eCommons

 

STUDIES ON BOVINE EARLY EMBRYONIC DEVELOPMENT AND PLURIPOTENCY

Other Titles

Abstract

From the time of fertilization in the oviduct, the mammalian embryo undergoes a sequence of developmental events that leads to implantation in the uterus. These events that include many fundamental aspects of embryonic development appear to be evolutionarily conserved, at least until the blastocyst stage, and are considered semi-autonomous as they can be recapitulated in vitro. Thus, the contributions of the oviductal and uterine microenvironment where development till the blastocyst takes place, have been largely overlooked. Embryo development post-hatching of blastocysts shows considerable differences between species. In cows and other ruminants, the trophoblast cells undergo a phase of rapid undifferentiated proliferation resulting in an elongated embryo that occupies almost the entire length of both uterine horns. Implantation occurs at the end of this proliferative phase with differentiation marked by attachment to the uterine epithelium and a subpopulation of trophoblasts becoming binucleate. Despite years of extensive observations on these apparent morphological events, the exact molecular mechanisms regulating trophoblast proliferation and differentiation leading to implantation in cattle remain uncharacterized. My studies on pre-hatching embryo development focused on characterizing the oviductal secretome from both ex vivo collected oviductal fluid and secretions from in vitro cultured oviductal epithelium. My studies on post-hatching embryo development focused on identifying pathways associated with trophoblasts and preimplantation development. By profiling the transcriptome and proteome of in vitro cultured bovine trophoblasts, we revealed conditions that exhibit similar molecular and functional characteristics as that of the embryonic trophectoderm and can serve as models to study trophoblast development. Using this model system, I demonstrated that trophoblast proliferation and differentiation into binucleate cells in cattle is at least in part mediated through a signaling initiated by the growth factor TGFβ1. TGFβ1 occupation of its receptors activates the RhoGTPase protein RhoA. RhoA through its downstream effector protein ROCK activates signaling cascades that negatively regulate trophoblast proliferation, simultaneously inducing both morphological and functional differentiation of trophoblasts and formation of a subpopulation of binucleate cells. My studies have set the stage for exploring additional mechanisms regulating pre-implantation development in cattle. Moreover, my data describe core signaling events associated with trophoblast proliferation and differentiation in cows.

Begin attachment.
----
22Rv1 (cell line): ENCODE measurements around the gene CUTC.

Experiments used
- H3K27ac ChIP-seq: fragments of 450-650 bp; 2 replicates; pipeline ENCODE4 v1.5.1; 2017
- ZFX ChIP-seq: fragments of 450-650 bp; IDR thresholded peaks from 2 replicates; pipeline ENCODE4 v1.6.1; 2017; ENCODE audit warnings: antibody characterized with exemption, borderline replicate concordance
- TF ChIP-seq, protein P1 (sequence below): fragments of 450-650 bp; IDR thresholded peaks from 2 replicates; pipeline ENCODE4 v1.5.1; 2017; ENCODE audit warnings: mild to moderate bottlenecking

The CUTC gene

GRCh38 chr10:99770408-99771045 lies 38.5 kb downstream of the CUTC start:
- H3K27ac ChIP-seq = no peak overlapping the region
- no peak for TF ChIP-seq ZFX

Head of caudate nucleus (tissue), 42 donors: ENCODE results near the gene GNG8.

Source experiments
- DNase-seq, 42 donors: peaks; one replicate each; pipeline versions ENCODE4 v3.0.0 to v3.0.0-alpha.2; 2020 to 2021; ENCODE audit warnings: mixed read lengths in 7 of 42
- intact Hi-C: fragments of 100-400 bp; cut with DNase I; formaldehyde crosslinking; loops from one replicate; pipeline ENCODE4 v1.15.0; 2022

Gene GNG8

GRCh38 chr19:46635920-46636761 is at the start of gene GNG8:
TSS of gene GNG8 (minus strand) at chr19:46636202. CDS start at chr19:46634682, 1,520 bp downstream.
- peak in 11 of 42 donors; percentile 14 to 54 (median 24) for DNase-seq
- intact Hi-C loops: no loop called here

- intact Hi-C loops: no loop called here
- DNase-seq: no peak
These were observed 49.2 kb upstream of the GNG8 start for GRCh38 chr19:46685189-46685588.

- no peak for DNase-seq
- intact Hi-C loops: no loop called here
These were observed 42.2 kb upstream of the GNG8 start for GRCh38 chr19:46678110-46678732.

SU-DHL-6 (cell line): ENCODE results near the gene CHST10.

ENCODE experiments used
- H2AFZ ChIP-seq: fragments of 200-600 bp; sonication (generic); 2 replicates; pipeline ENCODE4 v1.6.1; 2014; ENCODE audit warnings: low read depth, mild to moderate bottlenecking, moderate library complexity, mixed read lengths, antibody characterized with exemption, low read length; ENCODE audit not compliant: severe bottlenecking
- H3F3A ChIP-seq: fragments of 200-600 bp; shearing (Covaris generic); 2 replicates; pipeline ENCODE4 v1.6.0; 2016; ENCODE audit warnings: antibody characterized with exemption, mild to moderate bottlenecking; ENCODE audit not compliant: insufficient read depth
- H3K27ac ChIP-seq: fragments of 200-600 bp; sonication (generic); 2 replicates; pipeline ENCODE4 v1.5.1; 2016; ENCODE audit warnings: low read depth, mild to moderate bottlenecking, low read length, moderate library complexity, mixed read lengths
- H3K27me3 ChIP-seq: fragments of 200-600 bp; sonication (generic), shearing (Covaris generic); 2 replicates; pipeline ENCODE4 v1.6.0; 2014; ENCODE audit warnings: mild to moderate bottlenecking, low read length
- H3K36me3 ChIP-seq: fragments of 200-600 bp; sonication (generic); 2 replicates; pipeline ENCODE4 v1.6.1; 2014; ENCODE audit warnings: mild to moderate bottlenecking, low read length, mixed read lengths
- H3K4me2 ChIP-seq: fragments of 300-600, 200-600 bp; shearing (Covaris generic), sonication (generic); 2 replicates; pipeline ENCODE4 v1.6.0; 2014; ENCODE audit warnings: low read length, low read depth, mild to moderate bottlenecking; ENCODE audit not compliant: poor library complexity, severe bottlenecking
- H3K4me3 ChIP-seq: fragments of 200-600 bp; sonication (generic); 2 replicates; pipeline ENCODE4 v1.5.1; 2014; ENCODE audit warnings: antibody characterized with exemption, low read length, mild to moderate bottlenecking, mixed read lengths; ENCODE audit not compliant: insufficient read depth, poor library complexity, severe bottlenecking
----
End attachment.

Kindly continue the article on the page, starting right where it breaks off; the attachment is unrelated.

Journal / Series

Volume & Issue

Description

Sponsorship

Date Issued

2019-05-30

Publisher

Keywords

Developmental biology; Bovine placenta; Embryo development; iPSC; Placentation; Stem cells; Trophoblast; Animal sciences

Location

Effective Date

Expiration Date

Sector

Employer

Union

Union Local

NAICS

Number of Workers

Committee Chair

Selvaraj, Vimal

Committee Co-Chair

Committee Member

Gilbert, Robert Owen
Johnson, Patricia A.
Coonrod, Scott A.

Degree Discipline

Animal Science

Degree Name

Ph.D., Animal Science

Degree Level

Doctor of Philosophy

Related Version

Related DOI

Related To

Related Part

Based on Related Item

Has Other Format(s)

Part of Related Item

Related To

Related Publication(s)

Link(s) to Related Publication(s)

References

Link(s) to Reference(s)

Previously Published As

Government Document

ISBN

ISMN

ISSN

Other Identifiers

Rights

Rights URI

Types

dissertation or thesis

Accessibility Feature

Accessibility Hazard

Accessibility Summary

Link(s) to Catalog Record